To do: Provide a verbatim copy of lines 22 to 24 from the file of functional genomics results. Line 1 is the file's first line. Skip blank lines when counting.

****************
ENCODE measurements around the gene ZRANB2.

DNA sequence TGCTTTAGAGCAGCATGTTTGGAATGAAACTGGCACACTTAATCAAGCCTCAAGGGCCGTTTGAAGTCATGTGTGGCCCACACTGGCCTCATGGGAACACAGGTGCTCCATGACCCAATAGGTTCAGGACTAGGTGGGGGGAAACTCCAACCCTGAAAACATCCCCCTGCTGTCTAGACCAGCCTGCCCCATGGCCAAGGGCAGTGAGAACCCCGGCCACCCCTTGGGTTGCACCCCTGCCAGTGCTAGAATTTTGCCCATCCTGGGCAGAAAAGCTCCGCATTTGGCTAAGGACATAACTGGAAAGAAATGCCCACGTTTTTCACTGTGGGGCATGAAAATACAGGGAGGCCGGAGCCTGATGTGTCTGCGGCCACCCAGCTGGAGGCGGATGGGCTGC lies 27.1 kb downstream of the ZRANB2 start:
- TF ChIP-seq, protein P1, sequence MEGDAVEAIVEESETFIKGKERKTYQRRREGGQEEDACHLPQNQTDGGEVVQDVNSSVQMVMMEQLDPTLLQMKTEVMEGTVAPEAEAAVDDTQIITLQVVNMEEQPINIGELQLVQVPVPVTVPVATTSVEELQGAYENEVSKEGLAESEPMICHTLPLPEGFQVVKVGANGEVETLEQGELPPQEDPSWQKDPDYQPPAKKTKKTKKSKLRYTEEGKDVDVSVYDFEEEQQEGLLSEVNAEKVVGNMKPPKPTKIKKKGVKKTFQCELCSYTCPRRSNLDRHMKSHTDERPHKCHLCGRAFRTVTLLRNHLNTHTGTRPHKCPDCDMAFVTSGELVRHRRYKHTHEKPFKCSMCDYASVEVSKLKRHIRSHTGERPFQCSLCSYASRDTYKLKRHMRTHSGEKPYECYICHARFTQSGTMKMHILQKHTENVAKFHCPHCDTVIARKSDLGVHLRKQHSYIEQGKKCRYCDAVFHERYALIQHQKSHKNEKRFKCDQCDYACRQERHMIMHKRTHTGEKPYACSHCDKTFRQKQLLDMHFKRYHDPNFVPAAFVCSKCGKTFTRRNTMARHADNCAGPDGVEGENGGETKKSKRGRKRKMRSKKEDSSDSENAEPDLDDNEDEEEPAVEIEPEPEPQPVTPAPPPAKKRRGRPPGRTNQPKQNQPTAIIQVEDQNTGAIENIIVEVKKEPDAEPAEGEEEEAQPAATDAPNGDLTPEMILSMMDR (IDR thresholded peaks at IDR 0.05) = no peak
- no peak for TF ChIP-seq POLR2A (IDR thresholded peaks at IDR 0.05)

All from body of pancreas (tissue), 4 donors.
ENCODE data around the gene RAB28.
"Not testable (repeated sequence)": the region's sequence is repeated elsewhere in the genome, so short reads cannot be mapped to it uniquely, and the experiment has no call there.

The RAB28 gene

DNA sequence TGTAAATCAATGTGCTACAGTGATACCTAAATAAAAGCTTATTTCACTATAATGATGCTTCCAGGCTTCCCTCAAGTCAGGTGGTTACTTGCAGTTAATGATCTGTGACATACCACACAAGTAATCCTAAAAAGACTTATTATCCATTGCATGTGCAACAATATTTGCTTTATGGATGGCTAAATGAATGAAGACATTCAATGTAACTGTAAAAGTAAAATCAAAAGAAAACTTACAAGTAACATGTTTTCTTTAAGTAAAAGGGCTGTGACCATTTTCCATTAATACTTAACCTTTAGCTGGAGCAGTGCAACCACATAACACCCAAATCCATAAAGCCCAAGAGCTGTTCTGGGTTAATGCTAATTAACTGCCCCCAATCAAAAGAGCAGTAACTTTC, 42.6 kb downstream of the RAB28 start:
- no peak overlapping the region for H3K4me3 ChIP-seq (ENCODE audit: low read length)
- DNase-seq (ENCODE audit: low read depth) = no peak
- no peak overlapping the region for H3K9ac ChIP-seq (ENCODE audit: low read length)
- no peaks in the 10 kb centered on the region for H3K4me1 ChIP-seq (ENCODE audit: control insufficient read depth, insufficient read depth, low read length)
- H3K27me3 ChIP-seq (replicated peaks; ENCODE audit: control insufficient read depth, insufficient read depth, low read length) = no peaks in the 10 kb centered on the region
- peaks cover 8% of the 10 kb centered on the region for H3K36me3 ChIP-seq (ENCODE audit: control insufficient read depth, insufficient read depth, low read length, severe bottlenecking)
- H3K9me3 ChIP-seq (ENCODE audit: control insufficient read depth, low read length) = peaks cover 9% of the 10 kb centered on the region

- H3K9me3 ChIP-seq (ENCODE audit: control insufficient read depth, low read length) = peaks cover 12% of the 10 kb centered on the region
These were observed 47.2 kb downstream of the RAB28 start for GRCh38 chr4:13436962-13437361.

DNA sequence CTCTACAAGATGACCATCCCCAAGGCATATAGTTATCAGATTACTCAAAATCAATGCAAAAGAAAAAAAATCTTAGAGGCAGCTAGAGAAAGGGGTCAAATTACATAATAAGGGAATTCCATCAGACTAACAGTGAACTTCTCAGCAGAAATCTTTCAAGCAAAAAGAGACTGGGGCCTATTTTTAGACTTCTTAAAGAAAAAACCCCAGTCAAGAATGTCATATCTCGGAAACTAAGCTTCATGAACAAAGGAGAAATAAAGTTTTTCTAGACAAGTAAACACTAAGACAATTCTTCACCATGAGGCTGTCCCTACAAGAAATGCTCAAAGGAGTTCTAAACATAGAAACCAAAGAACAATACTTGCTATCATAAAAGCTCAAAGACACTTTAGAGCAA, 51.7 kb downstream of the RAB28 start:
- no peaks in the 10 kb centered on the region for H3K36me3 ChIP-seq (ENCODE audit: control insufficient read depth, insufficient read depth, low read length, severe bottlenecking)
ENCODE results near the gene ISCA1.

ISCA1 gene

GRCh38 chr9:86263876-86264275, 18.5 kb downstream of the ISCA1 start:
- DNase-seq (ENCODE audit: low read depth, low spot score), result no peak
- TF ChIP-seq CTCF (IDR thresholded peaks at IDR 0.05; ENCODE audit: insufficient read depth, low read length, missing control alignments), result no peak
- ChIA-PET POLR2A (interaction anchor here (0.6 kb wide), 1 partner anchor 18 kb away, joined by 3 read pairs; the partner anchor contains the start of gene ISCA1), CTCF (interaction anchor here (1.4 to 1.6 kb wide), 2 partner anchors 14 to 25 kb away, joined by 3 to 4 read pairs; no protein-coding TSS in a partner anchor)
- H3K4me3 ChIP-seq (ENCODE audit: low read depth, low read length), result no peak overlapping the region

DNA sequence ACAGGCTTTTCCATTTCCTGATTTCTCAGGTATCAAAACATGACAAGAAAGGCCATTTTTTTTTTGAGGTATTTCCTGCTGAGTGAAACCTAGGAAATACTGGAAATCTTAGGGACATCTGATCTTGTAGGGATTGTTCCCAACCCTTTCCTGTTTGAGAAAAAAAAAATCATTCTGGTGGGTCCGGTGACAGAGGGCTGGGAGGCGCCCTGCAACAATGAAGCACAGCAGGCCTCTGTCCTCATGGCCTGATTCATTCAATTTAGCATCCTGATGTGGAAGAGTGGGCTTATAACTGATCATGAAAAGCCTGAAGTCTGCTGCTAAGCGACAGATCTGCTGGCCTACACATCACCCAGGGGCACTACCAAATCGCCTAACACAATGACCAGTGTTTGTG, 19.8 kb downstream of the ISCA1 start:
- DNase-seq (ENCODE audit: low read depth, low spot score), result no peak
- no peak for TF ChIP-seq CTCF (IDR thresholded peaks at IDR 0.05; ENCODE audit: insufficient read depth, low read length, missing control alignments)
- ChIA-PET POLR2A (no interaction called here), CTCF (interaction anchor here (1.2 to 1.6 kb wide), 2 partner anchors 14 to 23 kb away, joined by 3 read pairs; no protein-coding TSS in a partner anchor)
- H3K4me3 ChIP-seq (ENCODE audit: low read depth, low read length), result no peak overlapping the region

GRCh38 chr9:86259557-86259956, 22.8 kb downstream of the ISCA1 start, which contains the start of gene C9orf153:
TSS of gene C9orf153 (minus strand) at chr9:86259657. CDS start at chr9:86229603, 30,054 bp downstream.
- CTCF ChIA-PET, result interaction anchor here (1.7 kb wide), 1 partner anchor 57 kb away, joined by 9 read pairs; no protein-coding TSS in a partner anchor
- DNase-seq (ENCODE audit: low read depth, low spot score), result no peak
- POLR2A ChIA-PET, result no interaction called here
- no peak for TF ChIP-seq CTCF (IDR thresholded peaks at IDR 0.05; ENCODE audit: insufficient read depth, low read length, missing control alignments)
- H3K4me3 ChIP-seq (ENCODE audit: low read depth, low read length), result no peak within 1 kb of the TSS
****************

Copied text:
ISCA1 gene

GRCh38 chr9:86263876-86264275, 18.5 kb downstream of the ISCA1 start:
- DNase-seq (ENCODE audit: low read depth, low spot score), result no peak